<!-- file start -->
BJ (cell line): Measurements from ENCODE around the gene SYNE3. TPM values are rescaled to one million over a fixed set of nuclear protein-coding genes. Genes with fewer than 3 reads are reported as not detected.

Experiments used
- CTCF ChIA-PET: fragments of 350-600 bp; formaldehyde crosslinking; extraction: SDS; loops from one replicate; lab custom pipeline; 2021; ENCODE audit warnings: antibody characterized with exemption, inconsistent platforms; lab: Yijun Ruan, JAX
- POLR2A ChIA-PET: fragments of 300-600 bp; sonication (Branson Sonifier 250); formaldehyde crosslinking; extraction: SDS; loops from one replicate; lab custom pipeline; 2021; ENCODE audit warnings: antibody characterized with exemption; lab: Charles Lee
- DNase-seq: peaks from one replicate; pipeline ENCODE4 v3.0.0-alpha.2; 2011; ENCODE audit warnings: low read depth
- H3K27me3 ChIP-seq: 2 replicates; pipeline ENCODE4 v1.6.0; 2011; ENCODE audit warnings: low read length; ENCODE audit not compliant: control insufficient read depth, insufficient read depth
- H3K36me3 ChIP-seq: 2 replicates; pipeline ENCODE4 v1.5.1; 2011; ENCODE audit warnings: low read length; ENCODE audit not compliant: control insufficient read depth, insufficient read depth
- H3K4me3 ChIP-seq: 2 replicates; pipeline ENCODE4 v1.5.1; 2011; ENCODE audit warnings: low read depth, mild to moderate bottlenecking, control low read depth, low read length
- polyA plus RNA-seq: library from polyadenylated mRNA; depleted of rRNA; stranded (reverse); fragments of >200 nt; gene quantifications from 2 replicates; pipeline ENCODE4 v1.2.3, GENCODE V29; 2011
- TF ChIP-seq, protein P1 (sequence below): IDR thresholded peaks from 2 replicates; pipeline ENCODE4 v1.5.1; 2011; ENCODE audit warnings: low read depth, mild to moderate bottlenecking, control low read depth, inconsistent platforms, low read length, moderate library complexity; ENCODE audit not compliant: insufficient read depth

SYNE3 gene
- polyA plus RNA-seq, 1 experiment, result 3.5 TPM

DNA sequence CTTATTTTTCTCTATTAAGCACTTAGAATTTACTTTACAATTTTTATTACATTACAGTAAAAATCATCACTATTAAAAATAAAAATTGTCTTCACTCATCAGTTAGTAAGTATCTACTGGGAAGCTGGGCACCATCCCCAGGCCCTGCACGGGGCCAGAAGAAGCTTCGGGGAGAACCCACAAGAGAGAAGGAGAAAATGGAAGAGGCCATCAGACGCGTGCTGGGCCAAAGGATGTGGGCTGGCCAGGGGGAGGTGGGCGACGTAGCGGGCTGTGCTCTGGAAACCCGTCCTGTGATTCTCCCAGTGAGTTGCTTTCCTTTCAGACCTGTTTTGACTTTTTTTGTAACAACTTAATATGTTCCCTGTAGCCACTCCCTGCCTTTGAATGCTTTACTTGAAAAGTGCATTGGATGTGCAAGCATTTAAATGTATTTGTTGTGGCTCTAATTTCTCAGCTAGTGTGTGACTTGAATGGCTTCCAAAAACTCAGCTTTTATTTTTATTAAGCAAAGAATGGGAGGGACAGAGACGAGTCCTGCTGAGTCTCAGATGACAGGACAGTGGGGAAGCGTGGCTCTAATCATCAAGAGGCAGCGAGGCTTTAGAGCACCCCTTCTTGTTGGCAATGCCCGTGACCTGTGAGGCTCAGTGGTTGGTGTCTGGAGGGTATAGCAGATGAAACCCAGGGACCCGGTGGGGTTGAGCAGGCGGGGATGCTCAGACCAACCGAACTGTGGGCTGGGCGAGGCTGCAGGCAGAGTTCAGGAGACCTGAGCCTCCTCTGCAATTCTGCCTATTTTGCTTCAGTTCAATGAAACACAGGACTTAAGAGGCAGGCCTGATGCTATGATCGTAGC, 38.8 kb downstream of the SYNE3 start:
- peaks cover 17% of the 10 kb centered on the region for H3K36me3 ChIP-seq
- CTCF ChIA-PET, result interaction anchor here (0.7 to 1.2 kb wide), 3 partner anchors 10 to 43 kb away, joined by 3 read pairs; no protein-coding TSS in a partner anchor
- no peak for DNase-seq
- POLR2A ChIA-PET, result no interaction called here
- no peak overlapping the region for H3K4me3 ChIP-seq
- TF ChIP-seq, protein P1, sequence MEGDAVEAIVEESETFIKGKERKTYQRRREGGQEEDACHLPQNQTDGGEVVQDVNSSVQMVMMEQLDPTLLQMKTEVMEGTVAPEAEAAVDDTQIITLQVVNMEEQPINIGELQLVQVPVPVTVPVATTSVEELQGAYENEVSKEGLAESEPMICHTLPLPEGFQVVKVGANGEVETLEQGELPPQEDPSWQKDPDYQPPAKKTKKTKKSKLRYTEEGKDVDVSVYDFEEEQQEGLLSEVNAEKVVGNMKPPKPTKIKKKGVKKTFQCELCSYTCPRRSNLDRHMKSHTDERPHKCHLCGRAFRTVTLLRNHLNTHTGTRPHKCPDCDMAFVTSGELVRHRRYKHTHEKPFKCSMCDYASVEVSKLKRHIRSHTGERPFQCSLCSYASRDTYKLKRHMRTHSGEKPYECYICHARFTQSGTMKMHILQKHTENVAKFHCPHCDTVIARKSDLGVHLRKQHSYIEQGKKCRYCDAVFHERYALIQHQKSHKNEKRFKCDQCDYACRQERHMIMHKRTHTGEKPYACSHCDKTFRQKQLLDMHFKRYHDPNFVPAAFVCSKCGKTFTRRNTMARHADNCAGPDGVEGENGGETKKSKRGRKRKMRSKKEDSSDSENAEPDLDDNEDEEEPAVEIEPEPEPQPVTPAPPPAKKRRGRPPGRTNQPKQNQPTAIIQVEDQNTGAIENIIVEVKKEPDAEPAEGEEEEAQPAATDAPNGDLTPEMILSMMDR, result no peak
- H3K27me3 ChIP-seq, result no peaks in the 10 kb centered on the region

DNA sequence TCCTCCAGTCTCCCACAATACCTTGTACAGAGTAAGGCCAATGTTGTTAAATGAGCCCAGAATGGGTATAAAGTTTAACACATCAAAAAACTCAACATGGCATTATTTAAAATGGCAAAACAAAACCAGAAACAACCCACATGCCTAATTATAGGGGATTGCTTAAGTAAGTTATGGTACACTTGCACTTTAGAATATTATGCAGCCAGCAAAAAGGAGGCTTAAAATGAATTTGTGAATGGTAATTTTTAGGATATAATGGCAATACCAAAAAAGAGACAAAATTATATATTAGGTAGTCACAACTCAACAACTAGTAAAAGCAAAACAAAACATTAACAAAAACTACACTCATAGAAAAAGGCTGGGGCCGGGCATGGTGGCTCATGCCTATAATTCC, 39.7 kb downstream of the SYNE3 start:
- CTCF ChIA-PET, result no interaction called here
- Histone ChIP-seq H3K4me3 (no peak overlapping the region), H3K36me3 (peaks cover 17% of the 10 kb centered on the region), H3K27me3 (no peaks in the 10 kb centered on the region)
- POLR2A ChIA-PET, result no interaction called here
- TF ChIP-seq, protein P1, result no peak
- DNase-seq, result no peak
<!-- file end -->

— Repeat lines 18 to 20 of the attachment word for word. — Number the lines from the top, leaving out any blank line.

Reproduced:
- no peak overlapping the region for H3K4me3 ChIP-seq
- TF ChIP-seq, protein P1, sequence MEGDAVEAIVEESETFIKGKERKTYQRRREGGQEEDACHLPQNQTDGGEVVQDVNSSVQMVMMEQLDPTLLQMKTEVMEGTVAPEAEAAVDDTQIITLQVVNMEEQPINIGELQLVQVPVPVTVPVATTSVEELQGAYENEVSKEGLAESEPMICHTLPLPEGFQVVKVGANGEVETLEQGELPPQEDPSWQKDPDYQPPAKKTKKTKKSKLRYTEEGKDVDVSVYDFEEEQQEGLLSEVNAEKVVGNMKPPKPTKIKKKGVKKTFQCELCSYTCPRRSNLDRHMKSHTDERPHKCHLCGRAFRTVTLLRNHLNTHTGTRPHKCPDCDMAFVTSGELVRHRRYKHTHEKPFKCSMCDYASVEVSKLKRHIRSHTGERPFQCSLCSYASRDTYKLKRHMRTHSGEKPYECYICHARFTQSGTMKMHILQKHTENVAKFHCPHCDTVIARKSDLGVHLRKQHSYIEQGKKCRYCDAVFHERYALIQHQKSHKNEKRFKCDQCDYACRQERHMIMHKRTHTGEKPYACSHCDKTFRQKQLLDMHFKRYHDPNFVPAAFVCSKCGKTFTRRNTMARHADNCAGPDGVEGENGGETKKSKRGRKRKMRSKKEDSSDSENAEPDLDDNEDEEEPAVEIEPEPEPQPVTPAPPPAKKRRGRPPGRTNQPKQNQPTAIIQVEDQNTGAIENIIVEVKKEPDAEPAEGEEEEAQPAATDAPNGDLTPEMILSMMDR, result no peak
- H3K27me3 ChIP-seq, result no peaks in the 10 kb centered on the region